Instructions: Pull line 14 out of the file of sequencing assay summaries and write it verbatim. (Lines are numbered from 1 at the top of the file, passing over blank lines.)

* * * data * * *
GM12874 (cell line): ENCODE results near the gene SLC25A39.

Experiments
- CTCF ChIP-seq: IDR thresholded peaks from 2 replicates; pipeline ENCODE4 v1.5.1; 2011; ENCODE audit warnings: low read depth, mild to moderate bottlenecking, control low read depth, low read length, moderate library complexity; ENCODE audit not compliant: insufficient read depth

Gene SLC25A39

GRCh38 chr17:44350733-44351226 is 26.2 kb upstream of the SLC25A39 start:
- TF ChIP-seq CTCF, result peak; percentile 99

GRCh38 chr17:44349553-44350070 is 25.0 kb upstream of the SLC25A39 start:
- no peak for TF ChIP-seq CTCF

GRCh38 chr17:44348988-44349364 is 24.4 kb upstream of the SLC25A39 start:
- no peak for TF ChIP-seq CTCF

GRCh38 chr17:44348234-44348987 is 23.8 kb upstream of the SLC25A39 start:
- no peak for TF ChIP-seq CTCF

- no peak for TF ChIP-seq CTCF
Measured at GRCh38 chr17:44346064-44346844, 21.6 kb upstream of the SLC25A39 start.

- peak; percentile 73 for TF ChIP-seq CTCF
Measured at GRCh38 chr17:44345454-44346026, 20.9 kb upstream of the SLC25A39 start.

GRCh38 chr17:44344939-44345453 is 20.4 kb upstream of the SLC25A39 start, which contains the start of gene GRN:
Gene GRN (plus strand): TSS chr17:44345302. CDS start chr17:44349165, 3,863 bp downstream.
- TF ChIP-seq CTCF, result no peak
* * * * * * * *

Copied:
Measured at GRCh38 chr17:44346064-44346844, 21.6 kb upstream of the SLC25A39 start.